Early spring in Italy: this year our friend Stefano, an expert in the world of plants and trees, taught me the time-honored art of pruning olive trees. What’s the big deal?, you might ask. Well, actually, we’re talking about the heART of the Tuscan culture, and not just a simple snip, snip, snip, and you’re done. It’s important for us to know rather than just have someone else do the work for us. Little did we know how complex my experience would be.
The age-old technique of pruning is a subjective interplay of lots to consider: forming the tree into an upside-down cone shape, leaving the middle open for air and sun, determining the primary and secondary rami, branches, which are typically 3, 4, or 5, but usually 3, (knowing how the energy flows through the branches to get growth where you want it,) while considering the ratio of height to width—creating visual balance and harmony. You get the picture. That’s why Tuscan farmers have dedicated their lives to the process of nurturing gli olivi, the sacred olive trees, as the art and mystery becomes deeply ingrained into who they are. Powerful stuff indeed!
When I arrived mid-March for my much-anticipated lesson, I was shocked to find that the winter freeze had wreaked havoc with our adolescent trees of only 7 years. Little did I know that my lessons would be so much more than merely learning a pruning technique. Instead, the lessons included what to do when disaster strikes (like this winter’s unexpected deep freeze) and how to cope with some of the harsher realities of Nature. I learned some important life lessons along the way, which is, of course a Tuscan specialty!
Each tree we pruned seemed to require more and more drastic cuts, as we discovered the degree of internal secchezza, dryness. Rather than using just the clippers, we switched to using the saw at what felt like every branch. The worst case was the poor little guy (a tree is an albero, which is masculine—most nouns in Italian have a gender, and so take on a “personality”) on the lower level that now looks more like a fencepost, following our judicious pruning. Since I felt saddened by our drastic cutting I asked Stefano, “At what point do you completely replace the tree?” His reply was immediate and sure, “Mai!!! NEVER!” In his answer I realized the depth of his statment. The magic of the olive trees is that they each possess an enduring spirit of survival—a tough nature that says they’ve been through this drill before. We’ve seen entire groves cut down nearly to the ground, patiently awaiting new growth and the promise of the harvest.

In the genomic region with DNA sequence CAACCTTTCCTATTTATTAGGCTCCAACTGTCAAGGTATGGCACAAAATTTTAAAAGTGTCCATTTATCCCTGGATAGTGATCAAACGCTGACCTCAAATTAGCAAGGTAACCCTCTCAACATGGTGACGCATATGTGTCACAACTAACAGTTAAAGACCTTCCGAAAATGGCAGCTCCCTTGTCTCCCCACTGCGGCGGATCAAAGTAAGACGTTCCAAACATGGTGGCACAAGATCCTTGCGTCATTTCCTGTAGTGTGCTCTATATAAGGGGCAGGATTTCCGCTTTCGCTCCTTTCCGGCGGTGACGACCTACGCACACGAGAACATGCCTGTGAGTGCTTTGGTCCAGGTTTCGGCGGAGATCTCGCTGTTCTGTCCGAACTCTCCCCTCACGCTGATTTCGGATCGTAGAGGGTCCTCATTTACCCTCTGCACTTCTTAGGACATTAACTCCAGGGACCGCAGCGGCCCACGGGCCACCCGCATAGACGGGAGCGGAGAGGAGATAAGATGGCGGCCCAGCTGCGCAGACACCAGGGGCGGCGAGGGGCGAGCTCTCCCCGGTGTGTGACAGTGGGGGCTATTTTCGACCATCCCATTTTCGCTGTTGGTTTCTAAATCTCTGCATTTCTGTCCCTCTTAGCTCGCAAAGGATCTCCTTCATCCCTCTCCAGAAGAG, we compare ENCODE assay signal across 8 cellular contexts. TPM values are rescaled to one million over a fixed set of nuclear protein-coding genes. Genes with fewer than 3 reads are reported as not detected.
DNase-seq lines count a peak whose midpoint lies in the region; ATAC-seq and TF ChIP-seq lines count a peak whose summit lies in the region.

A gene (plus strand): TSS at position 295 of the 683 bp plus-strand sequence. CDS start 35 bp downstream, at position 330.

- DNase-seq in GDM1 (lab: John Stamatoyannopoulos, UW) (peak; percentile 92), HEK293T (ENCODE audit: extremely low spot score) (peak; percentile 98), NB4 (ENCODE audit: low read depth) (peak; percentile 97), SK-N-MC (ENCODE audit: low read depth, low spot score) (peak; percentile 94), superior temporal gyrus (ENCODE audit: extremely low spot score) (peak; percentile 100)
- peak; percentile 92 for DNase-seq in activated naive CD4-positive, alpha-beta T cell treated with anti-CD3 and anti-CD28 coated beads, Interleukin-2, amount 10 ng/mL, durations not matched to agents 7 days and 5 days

In 1956 there was a deep freeze, followed by another 30 years later in 1985. That last freeze took out 80% of the 20 million olive trees in Tuscany—sadly, requiring all to be cut down to the ground. Suddenly, I realized the tremendous impact throughout Italy. . . and the entire world, for that matter. High quality olive oil is the green gold of Italy, known the world over. But more poignantly, I suddenly realized that, not only was their economy destroyed with that freeze, but the very lives of Italians who had defined themselves around the harvest of the olive trees were in shambles. They actually had to consider leaving their precious land after generations of family-owned operations.
As we sawed our way through the beautiful trees, I felt my heart slip a little deeper into the Tuscan drama—into the spirit and psyche of this land of contradictions. It was a very sobering moment. But after all, that’s part of why we came here over a decade ago. Certainly, not to see the devastation of natural beauty, but rather to open ourselves to life-changing experiences. Our hope then was to settle into some of the realities that rest just under the surface of this incredibly beautiful country and culture. You can’t be part of a place without experiencing it all—the breathtaking panoramas along with the cuts that go far deeper than imagined.
Through it all, we’ve become a little more soulful and in touch with ourselves, other people and the power of a place to change lives. Italy is certainly that. It represents the chance and realization that Nature has the ability to deal a devastating blow, jeopardizing an entire way of being, while holding the wisdom and patience to hope for another harvest.